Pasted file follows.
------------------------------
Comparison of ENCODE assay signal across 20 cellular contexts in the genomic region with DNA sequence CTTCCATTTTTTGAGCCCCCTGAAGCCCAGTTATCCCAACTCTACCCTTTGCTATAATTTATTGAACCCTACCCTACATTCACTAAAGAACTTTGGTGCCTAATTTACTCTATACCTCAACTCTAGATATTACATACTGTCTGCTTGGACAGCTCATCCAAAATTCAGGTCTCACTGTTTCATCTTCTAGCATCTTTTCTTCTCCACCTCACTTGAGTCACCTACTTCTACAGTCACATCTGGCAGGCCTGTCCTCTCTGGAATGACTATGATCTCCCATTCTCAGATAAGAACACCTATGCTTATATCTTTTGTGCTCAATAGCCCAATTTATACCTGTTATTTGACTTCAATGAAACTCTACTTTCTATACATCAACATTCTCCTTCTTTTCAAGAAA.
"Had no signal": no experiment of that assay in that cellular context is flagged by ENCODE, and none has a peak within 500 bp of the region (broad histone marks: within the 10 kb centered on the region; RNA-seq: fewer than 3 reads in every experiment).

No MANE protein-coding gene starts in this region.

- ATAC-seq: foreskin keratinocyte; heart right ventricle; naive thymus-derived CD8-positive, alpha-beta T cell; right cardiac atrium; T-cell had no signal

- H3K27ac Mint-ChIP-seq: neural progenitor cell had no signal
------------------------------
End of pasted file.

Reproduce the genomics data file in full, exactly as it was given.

Comparison of ENCODE assay signal across 20 cellular contexts in the genomic region with DNA sequence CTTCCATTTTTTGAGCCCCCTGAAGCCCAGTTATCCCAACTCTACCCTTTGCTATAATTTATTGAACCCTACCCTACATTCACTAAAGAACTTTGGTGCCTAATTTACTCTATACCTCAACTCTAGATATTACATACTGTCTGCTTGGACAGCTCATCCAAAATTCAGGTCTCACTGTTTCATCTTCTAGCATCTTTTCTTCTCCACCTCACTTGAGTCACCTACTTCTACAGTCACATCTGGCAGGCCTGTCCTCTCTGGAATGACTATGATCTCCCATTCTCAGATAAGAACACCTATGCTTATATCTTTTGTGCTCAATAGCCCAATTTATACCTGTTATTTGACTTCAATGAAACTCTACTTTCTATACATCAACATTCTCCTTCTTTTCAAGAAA.
"Had no signal": no experiment of that assay in that cellular context is flagged by ENCODE, and none has a peak within 500 bp of the region (broad histone marks: within the 10 kb centered on the region; RNA-seq: fewer than 3 reads in every experiment).

No MANE protein-coding gene starts in this region.

- ATAC-seq: foreskin keratinocyte; heart right ventricle; naive thymus-derived CD8-positive, alpha-beta T cell; right cardiac atrium; T-cell had no signal

- H3K27ac Mint-ChIP-seq: neural progenitor cell had no signal